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ICL surgery ICL surgery

What You Should Know About ICL Vision Surgery 

The implantable Collamer lens, commonly called ICL, is an artificial lens permanently placed in the eye to treat astigmatism, hyperopia (farsightedness), and myopia (nearsightedness). Placing an implantable lens in the eyes requires surgery.  

The implanted artificial lens helps the existing eye lens refract or bend light on the retina to give a clearer vision. ICLs are made of collagen, known as Collamer, and plastic. This lens is a type of phakic intraocular lens. The term phakic means how the surgeon places the lens without removing the natural eye lens. 

Although ICL surgery is not necessary for vision correction, it reduces dependence on contact lenses or glasses. In some cases, patients no longer need these visual aids. ICL surgery is usually a good alternative for patients with high prescriptions who cannot undergo laser eye surgery however can be used for lower prescriptions too and many may choose this option instead of laser eye surgery.

ICL surgery 

Before undergoing ICL surgery, you have to visit an ophthalmologist (Eye doctor). The ophthalmologist will take you through screening scans and tests and examination to make sure you are suitable. 

Your ophthalmologist may also prescribe anti-inflammatory or antibiotic eye drops a couple of days before the ICL surgery but majority only need drops after surgery . 

ICL procedure involves the following. 

  • The surgeon will administer local anaesthesia to numb your eyes to avoid feeling anything during the procedure. They may also administer a mild sedative to aid relaxation and injection around your eyes to temporarily prevent blinking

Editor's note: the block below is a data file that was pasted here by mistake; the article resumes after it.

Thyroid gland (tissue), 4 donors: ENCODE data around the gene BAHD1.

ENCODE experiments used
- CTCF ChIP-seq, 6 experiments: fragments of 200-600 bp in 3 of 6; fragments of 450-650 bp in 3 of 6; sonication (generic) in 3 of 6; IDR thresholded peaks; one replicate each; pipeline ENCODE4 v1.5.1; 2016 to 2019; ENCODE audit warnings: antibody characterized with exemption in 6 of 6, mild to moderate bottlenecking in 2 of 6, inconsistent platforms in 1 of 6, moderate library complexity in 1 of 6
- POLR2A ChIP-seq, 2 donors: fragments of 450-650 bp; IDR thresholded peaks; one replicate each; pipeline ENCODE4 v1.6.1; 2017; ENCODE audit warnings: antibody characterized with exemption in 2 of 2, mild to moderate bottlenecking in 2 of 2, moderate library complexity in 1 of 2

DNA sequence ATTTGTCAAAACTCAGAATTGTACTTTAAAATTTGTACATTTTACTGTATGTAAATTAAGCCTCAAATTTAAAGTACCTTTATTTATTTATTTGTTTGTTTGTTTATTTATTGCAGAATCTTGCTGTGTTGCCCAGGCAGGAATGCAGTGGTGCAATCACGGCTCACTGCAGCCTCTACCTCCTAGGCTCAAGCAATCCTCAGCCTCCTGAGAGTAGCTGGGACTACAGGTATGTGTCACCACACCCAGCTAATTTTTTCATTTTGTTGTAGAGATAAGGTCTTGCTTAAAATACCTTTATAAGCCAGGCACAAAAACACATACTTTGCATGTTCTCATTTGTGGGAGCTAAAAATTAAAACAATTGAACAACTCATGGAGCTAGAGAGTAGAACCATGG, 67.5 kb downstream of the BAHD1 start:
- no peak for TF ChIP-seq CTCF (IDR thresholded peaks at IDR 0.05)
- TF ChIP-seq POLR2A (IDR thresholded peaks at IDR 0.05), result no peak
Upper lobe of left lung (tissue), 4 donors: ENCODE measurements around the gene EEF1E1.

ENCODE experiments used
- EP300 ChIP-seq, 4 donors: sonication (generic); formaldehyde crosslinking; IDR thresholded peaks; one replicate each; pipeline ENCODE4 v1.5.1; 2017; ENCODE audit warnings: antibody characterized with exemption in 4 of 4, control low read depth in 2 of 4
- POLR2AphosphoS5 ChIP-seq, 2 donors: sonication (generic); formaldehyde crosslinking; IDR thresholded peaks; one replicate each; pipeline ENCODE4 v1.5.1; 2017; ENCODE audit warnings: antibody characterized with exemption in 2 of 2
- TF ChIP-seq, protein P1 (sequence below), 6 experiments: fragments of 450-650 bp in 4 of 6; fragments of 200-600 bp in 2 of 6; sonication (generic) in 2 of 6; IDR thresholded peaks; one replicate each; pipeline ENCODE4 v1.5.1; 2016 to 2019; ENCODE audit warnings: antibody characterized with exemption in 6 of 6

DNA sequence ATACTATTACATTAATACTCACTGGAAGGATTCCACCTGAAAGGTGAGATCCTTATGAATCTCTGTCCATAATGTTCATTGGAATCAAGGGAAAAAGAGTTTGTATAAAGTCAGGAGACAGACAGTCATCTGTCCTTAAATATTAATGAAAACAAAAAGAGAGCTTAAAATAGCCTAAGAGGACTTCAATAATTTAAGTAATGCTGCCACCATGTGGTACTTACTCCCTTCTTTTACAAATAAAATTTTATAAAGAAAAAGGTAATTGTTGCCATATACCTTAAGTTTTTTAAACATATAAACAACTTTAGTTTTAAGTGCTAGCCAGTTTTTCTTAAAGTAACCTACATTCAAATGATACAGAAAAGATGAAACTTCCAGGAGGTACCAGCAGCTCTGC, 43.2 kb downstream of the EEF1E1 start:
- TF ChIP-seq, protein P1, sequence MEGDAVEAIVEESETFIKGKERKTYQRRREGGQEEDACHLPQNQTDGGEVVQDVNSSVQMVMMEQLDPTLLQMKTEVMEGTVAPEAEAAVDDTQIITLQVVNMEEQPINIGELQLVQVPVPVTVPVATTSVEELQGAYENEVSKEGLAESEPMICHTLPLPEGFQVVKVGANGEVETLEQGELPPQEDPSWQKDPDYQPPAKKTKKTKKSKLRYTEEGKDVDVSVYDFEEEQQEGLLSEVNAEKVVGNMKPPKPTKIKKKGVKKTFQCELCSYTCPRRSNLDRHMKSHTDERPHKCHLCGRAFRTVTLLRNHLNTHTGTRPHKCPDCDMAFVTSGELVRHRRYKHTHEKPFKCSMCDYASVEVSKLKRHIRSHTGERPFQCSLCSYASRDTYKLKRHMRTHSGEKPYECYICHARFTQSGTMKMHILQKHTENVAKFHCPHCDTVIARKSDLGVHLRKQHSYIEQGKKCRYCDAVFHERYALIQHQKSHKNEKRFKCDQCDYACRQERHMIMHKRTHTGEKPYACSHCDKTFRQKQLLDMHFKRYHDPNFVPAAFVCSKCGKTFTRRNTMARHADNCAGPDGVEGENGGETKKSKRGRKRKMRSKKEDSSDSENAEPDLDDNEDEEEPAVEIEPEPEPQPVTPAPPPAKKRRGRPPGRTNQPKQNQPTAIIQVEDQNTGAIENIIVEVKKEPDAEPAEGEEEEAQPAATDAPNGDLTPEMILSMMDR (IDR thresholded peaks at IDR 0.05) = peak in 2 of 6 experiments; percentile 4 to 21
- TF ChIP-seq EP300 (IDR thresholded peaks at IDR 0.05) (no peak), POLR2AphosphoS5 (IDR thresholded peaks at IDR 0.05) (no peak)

• The eye surgeon will clean your eyes and the areas surrounding them, then hold the eyelids open with a lip speculum 
  • Your eye surgeon will make a tiny incision in the eye and apply a gel like fluid call visco to protect the eye
  • The eye surgeon will insert the ICL through the incision. This lens is thin, so they may fold it to put it in your eye and unfold it afterwards. 
  • The surgeon will remove the eye fluid and seal the incision. 
  • The surgeon will put ointment or eye drops in your eyes and cover them using an eye patch 

This procedure usually takes 20 – 30 minutes, although you may spend few hours for preparation ,eye drops and after care discussion. Your surgeon may prescribe oral medication or eye drops to relieve the discomfort. 

The procedure is an outpatient procedure, but you need someone to drive you home afterwards. A follow-up appointment is necessary on the next day to examine the eyes and check how they are healing. You will also have follow-up appointments one month and three months after your surgery. Regular check-ups once every year are necessary. 

Benefits of ICL surgery 

ICL surgery offers several benefits besides improved vision. They include:

  • Correcting nearsightedness that other eye procedures cannot correct
  • Reduced risk of dry eyes, making it suitable for people with dry eyes 
  • Permanent treatment option, but reversible 
  • Improved night vision 
  • Fast recovery because it doesn’t involve removing tissues